Lecture 26 cn_aizaz

Lecture 26 cn_aizaz - •Data Communication and Networks 1...

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Unformatted text preview: •Data Communication and Networks 1 NAT: Motivation IP addresses are scarce. An ISP might have a /16 (formerly class B) address, An ISP might have a /16 (formerly class B) address, giving it 65,534 host numbers. If it has more customers than that, it has a problem. If it has more customers than that, it has a problem. 2 Home Users For home customers with dial­up connections, one way around the problem is to dynamically assign an IP address to a computer when it calls up and logs in and take the IP address back when the session ends In this way, a single /16 address can handle up to In this way, a single /16 address can handle up to 65,534 active users, which is probably good enough for an ISP with several hundred thousand customers. 3 When the session is terminated, the IP address is reassigned to another caller. While this strategy works well for an ISP with a While this strategy works well for an ISP with a moderate number of home users, it fails for ISPs that primarily serve business customers. 4 Business Users The problem is that business customers expect to be on­line continuously during business hours. This means that each computer must have its own IP This means that each computer must have its own IP address all day long. 5 In effect, the total number of computers owned by all its business customers combined cannot exceed the number of IP addresses the ISP has. For a /16 address, this limits the total number of For a /16 address, this limits the total number of computers to 65,534. For an ISP with tens of thousands of business For an ISP with tens of thousands of business customers, this limit will quickly be exceeded. 6 ADSL or Internet over Cable Users To make matters worse, more and more home users are subscribing to ADSL or Internet over cable. A features of these services is that the user gets a A features of these services is that the user gets a permanent IP address Since many ADSL and cable users just stay logged Since many ADSL and cable users just stay logged in permanently, this development just adds to the shortage of IP addresses. 7 The problem of running out of IP addresses is not a theoretical problem that might occur at some point in the distant future. It is happening right here and right now. It is happening right here and right now. 8 IPv6 – Long term solution The long­term solution is for the whole Internet to migrate to IPv6, which has 128­bit addresses. This transition is slowly occurring, but it will be years This transition is slowly occurring, but it will be years before the process is complete. 9 NAT – A quick fix As a consequence, some people felt that a quick fix was needed for the short term. This quick fix came in the form of This quick fix came in the form of NAT ­ (Network Address Translation) 10 NAT: Basic Idea The basic idea behind NAT is to assign each company a single IP address (or at most, a small number of them) for Internet traffic. Within the company, every computer gets a unique Within the company, every computer gets a unique IP address, which is used for routing internal traffic. However, when a packet exits the company and goes However, when a packet exits the company and goes to the ISP, an address translation takes place 11 Private IP Addresses To make this scheme possible, three ranges of IP addresses have been declared as private. Companies may use them internally as they wish. Companies may use them internally as they wish. The only rule is that no packets containing these The only rule is that no packets containing these addresses may appear on the Internet itself. 12 Private IP Addresses Ranges The three reserved ranges are: 10.0.0.0 – 10.255.255.255/8 (16,777,216 hosts) 172.16.0.0 – 172.31.255.255/12 (1,048,576 hosts) 192.168.0.0 – 192.168.255.255/16 (65,536 hosts) 13 NAT Box Within the company premises, every machine has a unique address of the form 10.x.y.z. However, when a packet leaves the company However, when a packet leaves the company premises, it passes through a NAT box that converts the internal IP source address, 10.0.0.1, to the company's true IP address, 198.60.42.12 in this example. The NAT box is often integrated into the company's The NAT box is often integrated into the company's router. 14 NAT: Network Address Translation rest of Internet 10.0.0.4 local network (e.g., home network) 10.0.0/24 10.0.0.1 10.0.0.2 198.60.42.12 10.0.0.3 All datagrams leaving local network have same single source NAT IP address: 198.60.42.12, different source port numbers Datagrams with source or destination in this network have 10.0.0/24 address for source, destination (as usual) 15 Problem? When the reply comes back (e.g., from a Web server), it is naturally addressed to 198.60.42.12, so how does the NAT box know which address to replace it with? 16 Solution: Port Numbers Most IP packets carry either TCP or UDP payloads. Both of these have headers containing a source port Both of these have headers containing a source port and a destination port. The ports are 16­bit integers that indicate where the The ports are 16­bit integers that indicate where the TCP connection begins and ends. These ports provide the field needed to make NAT These ports provide the field needed to make NAT work. 17 When a process wants to establish a TCP connection with a remote process, it attaches itself to an unused TCP port on its own machine. This is called the source port and tells the TCP code This is called the where to send incoming packets belonging to this connection. The process also supplies a destination port to tell The process also supplies a who to give the packets to on the remote side. 18 For example, port 80 is the port used by Web servers, so remote clients can locate them. Each outgoing TCP message contains both a source Each outgoing TCP message contains both a source port and a destination port. Together, these ports serve to identify the processes Together, these ports serve to identify the processes using the connection on both ends. 19 Translation for Outgoing Packets Whenever an outgoing packet enters the NAT box, the 10.x.y.z source address is replaced by the company's true IP address. In addition, the TCP Source port field is replaced by In addition, the TCP Source port field is replaced by an index into the NAT box's 65,536­entry translation table. This table entry contains the original IP address and This table entry contains the original IP address and the original source port. 20 Translation for Incoming Packets When a packet arrives at the NAT box from the ISP, the Source port in the TCP header is extracted and used as an index into the NAT box's mapping table. From the entry located, the internal IP address and From the entry located, the internal IP address and original TCP Source port are extracted and inserted into the packet. The packet is then passed to the company router for The packet is then passed to the company router for normal delivery using the 10.x.y.z address. 21 Problems with NAT NAT violates the architectural model of IP which states that every IP address uniquely identifies a single machine worldwide. NAT violates the independence of layers. NAT violates the independence of layers. Since the NAT box’s translation table is limited to Since the NAT box’s translation table is limited to 65,536 entries, so at most 65,536 machines can be mapped onto an IP address. 22 ...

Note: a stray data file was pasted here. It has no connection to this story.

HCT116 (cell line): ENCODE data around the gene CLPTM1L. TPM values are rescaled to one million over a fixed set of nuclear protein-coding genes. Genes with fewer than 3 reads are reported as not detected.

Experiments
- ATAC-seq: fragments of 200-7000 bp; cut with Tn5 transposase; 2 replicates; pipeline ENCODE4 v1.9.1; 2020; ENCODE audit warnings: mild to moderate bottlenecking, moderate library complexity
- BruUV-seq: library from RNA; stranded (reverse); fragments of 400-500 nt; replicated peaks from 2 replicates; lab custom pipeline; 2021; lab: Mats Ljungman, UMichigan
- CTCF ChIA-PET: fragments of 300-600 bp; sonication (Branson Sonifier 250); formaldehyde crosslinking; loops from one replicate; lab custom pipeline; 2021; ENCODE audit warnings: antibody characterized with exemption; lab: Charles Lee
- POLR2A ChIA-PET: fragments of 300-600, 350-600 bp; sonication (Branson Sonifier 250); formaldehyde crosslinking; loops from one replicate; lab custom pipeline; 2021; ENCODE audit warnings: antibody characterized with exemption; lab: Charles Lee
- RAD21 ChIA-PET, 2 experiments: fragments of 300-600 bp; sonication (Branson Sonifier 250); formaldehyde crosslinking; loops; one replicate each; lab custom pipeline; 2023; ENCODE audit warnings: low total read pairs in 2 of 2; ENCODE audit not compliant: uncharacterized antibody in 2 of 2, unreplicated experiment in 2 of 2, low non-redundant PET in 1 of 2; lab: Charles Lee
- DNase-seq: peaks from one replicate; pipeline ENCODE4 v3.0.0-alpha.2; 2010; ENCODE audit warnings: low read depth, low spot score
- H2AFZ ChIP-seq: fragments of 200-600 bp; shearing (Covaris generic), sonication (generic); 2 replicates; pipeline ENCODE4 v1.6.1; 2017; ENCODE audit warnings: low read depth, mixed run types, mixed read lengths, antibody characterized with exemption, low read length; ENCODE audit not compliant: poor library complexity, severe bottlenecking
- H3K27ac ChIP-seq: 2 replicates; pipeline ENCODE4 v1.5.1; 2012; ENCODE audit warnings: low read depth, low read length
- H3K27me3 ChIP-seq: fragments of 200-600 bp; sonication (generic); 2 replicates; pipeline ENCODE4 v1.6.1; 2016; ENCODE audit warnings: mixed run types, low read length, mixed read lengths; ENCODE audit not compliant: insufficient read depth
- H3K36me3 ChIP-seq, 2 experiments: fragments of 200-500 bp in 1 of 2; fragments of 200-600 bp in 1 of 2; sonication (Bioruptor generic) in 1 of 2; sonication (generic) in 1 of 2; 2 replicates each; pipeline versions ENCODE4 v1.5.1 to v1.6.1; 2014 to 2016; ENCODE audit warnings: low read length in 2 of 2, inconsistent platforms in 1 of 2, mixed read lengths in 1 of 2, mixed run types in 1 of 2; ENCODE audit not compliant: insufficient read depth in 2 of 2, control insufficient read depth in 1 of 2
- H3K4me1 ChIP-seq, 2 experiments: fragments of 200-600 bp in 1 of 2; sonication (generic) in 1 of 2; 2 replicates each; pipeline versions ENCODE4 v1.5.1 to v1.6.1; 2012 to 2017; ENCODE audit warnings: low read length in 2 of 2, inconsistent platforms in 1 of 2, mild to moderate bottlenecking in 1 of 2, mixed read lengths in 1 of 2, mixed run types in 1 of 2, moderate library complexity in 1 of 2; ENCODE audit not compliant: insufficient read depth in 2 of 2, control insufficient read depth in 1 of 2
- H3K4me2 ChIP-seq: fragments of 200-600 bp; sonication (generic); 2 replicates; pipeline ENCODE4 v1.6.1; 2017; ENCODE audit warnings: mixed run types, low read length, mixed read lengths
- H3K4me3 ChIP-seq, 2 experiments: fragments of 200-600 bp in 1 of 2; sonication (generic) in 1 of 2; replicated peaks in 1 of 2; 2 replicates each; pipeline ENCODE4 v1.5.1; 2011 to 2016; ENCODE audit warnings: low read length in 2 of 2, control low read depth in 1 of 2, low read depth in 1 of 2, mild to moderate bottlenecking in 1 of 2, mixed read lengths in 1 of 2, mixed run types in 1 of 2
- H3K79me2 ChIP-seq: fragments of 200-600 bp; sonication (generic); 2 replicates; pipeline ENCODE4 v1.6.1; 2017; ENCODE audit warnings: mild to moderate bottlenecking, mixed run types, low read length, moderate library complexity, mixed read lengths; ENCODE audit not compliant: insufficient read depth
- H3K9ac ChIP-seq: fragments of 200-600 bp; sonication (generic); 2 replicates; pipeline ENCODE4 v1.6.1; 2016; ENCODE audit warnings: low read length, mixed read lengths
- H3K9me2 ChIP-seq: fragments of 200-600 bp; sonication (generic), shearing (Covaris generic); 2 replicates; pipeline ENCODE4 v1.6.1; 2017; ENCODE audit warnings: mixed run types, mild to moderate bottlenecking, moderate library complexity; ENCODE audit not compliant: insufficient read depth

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This note was uploaded on 12/18/2010 for the course ME 22 taught by Professor Rashid during the Spring '10 term at Superior University Lahore.